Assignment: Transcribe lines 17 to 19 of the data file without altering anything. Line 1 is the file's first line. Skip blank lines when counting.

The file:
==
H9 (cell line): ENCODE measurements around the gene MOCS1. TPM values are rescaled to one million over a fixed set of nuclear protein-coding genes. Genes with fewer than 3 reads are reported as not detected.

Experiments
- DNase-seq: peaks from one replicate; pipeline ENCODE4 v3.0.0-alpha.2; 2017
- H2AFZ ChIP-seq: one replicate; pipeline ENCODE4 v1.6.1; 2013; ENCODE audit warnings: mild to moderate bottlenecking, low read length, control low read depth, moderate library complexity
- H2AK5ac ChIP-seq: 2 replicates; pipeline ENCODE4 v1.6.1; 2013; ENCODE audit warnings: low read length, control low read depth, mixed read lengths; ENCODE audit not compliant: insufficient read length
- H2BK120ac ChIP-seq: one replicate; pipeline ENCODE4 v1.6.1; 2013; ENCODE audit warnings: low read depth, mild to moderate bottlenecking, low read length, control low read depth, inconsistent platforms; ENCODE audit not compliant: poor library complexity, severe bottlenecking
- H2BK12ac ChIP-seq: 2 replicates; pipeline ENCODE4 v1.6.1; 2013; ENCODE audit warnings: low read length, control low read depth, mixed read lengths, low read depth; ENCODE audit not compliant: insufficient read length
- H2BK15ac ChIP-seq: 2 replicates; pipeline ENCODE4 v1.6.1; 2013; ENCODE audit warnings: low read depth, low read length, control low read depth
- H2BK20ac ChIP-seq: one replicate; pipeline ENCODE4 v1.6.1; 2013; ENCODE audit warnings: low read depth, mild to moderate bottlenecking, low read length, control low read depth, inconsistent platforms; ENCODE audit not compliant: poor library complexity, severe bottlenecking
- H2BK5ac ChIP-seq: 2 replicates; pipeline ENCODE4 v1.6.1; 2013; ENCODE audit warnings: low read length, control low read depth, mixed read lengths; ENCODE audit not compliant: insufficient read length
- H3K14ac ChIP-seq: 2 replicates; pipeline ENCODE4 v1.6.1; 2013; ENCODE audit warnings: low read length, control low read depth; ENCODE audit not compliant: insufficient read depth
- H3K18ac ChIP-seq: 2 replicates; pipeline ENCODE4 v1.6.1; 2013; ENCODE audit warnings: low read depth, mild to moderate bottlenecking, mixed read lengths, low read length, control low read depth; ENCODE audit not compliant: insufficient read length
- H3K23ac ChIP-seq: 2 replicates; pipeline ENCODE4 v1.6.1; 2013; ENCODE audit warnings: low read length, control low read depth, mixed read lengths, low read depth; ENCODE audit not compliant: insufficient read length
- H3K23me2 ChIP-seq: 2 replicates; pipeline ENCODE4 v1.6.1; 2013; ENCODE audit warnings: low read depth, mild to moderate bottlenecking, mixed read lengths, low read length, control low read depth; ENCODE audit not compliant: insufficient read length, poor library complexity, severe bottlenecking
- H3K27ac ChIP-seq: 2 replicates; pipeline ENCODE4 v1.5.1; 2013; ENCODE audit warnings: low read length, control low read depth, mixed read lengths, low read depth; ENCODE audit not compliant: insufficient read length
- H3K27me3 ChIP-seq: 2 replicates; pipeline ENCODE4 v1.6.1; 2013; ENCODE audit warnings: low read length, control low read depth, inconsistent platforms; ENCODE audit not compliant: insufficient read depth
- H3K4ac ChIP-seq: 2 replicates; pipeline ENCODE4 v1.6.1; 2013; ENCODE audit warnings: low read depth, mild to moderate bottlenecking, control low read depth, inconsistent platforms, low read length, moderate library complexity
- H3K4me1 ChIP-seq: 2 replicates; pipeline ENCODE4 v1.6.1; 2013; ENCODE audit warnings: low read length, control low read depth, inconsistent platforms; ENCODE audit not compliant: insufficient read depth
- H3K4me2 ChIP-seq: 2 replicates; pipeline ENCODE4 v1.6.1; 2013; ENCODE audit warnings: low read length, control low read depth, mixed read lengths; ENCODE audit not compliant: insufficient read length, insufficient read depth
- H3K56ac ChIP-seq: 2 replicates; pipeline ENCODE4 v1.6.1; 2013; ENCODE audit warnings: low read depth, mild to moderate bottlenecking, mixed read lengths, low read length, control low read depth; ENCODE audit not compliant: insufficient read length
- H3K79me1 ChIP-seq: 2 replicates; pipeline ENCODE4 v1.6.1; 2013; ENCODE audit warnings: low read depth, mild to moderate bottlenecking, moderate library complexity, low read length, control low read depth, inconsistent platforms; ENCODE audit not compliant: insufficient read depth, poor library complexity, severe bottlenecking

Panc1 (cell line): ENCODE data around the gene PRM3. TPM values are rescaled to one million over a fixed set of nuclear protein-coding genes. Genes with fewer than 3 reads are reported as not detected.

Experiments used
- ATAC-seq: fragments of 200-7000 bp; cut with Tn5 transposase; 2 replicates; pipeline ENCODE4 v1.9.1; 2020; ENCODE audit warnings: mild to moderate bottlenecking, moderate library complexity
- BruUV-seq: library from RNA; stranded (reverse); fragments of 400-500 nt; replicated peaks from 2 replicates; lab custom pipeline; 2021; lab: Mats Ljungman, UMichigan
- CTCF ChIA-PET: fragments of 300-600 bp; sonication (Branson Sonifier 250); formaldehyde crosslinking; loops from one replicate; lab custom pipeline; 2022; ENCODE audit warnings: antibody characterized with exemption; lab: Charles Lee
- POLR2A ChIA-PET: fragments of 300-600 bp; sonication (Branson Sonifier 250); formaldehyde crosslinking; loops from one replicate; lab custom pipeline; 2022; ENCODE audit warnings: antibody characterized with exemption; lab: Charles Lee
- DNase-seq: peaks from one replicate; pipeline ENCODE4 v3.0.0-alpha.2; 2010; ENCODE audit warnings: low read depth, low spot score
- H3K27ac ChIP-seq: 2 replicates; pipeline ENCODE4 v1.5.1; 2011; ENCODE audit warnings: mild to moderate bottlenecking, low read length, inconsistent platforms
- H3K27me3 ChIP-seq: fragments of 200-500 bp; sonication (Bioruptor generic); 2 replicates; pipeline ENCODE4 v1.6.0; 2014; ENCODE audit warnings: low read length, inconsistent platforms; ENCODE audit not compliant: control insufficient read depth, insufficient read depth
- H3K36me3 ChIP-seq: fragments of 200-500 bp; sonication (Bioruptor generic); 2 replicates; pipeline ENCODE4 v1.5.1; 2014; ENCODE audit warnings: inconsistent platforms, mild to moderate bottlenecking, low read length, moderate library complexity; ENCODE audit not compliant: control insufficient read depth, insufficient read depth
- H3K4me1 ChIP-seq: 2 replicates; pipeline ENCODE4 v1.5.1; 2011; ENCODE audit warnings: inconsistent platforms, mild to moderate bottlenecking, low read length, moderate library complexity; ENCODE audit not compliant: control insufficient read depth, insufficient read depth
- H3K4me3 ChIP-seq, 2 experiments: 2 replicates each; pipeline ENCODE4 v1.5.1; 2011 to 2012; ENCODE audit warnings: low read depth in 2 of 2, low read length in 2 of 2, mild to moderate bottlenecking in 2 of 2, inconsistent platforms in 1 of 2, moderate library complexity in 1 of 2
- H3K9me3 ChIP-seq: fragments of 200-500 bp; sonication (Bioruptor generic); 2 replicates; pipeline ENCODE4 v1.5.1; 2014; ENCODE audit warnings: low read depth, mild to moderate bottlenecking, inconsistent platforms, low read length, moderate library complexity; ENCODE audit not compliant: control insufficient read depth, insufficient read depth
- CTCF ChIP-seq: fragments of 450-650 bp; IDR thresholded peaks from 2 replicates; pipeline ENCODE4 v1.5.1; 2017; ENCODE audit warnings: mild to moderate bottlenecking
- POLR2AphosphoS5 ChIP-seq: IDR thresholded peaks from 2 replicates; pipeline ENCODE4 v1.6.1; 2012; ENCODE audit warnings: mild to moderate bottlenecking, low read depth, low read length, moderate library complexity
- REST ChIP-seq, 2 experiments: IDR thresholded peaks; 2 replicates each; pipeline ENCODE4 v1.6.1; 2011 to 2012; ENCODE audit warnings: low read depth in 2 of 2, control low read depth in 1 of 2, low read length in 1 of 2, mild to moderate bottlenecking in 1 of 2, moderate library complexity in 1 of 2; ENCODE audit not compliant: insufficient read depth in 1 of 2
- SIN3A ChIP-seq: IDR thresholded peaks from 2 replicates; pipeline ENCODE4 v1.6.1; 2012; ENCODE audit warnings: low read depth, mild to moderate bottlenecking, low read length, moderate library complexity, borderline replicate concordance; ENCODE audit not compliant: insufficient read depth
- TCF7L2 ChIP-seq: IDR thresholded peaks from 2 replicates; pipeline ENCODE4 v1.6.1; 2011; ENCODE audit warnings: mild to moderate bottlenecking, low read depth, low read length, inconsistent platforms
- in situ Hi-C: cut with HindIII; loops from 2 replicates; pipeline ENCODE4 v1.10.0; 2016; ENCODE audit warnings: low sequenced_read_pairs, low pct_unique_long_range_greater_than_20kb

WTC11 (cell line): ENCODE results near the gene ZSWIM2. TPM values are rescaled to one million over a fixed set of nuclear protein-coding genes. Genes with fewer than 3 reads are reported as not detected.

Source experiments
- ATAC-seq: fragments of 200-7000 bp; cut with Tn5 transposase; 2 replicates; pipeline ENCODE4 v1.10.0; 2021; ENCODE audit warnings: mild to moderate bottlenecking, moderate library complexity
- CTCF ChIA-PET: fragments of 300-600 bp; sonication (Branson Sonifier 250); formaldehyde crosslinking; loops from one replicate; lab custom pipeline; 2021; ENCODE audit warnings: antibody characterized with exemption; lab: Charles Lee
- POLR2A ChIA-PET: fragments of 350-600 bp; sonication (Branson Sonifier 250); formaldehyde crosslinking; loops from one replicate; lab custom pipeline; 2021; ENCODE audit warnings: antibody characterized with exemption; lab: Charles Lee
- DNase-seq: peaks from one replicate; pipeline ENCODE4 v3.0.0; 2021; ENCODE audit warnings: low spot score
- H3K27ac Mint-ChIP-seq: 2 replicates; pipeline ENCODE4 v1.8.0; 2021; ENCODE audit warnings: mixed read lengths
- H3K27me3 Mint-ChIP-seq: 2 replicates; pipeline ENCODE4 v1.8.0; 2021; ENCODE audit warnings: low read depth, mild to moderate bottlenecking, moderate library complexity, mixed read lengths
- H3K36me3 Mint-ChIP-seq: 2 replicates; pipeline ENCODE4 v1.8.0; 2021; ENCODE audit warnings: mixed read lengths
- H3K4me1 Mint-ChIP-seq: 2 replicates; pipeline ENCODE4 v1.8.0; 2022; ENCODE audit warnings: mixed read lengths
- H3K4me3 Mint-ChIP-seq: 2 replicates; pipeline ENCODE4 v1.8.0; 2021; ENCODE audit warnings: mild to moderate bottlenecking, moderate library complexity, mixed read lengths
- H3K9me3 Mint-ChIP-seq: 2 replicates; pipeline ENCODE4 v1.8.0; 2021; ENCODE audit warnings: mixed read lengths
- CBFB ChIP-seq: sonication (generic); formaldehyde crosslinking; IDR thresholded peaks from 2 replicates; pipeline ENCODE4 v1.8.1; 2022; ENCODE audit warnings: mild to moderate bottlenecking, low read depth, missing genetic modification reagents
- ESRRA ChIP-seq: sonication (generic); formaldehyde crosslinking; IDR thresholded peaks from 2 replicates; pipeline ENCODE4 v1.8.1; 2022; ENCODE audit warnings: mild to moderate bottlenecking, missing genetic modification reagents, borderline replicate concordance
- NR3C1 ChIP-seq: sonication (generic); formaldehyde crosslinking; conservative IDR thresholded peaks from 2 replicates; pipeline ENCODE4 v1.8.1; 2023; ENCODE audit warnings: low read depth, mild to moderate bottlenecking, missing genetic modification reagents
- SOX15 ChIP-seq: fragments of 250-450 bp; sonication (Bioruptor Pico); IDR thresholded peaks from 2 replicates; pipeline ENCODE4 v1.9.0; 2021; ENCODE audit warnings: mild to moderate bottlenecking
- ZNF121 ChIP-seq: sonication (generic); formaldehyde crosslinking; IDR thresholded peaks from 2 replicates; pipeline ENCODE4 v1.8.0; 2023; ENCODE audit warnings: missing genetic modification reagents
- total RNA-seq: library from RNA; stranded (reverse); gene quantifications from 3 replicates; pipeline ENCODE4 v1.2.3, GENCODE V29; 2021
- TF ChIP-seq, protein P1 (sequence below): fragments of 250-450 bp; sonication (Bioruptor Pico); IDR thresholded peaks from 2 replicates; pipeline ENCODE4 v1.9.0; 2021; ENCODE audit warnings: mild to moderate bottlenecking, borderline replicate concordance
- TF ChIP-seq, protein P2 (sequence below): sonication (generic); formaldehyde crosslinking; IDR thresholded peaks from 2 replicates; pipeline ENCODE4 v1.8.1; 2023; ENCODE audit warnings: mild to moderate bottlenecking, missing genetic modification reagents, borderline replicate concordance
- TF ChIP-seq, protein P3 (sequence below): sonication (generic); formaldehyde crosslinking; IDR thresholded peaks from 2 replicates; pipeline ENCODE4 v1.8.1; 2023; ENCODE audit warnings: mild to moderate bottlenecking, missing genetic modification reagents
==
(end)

- H3K4ac ChIP-seq: 2 replicates; pipeline ENCODE4 v1.6.1; 2013; ENCODE audit warnings: low read depth, mild to moderate bottlenecking, control low read depth, inconsistent platforms, low read length, moderate library complexity
- H3K4me1 ChIP-seq: 2 replicates; pipeline ENCODE4 v1.6.1; 2013; ENCODE audit warnings: low read length, control low read depth, inconsistent platforms; ENCODE audit not compliant: insufficient read depth
- H3K4me2 ChIP-seq: 2 replicates; pipeline ENCODE4 v1.6.1; 2013; ENCODE audit warnings: low read length, control low read depth, mixed read lengths; ENCODE audit not compliant: insufficient read length, insufficient read depth